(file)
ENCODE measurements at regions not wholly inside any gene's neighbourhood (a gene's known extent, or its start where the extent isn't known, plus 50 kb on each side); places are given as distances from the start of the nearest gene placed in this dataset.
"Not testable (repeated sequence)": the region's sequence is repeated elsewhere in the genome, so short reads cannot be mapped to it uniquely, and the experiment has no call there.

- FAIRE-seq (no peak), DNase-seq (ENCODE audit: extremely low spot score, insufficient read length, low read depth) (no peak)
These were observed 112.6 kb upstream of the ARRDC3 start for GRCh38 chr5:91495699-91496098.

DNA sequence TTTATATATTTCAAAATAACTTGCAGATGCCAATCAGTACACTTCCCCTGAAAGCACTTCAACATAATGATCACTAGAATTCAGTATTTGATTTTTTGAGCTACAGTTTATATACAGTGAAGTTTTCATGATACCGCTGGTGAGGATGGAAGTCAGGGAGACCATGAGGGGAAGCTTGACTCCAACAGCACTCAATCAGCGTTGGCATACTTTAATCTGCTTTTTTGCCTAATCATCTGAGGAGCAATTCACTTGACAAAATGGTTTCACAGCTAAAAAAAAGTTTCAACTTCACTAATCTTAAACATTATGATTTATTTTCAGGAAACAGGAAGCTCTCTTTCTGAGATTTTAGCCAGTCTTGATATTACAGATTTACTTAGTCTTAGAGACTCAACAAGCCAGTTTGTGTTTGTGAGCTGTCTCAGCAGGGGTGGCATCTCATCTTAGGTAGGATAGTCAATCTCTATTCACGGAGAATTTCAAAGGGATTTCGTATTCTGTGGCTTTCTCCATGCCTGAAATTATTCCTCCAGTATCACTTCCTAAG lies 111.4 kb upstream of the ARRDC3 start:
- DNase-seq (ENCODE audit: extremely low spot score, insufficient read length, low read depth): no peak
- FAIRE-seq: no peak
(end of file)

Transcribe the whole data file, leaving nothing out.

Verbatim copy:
ENCODE measurements at regions not wholly inside any gene's neighbourhood (a gene's known extent, or its start where the extent isn't known, plus 50 kb on each side); places are given as distances from the start of the nearest gene placed in this dataset.
"Not testable (repeated sequence)": the region's sequence is repeated elsewhere in the genome, so short reads cannot be mapped to it uniquely, and the experiment has no call there.

- FAIRE-seq (no peak), DNase-seq (ENCODE audit: extremely low spot score, insufficient read length, low read depth) (no peak)
These were observed 112.6 kb upstream of the ARRDC3 start for GRCh38 chr5:91495699-91496098.

DNA sequence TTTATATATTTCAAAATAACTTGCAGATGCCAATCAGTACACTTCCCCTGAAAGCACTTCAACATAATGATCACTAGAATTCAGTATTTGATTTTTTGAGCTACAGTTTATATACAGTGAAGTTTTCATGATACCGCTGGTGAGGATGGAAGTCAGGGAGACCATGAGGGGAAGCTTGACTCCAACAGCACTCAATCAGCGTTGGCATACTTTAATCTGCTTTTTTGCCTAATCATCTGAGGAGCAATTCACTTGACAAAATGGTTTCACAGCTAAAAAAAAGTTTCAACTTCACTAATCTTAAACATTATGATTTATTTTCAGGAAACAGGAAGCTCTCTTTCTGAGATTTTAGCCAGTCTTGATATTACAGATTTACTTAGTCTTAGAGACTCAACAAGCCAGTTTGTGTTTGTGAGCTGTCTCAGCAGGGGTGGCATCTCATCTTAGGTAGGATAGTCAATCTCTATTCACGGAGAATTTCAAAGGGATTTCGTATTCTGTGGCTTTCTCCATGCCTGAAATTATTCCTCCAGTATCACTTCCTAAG lies 111.4 kb upstream of the ARRDC3 start:
- DNase-seq (ENCODE audit: extremely low spot score, insufficient read length, low read depth): no peak
- FAIRE-seq: no peak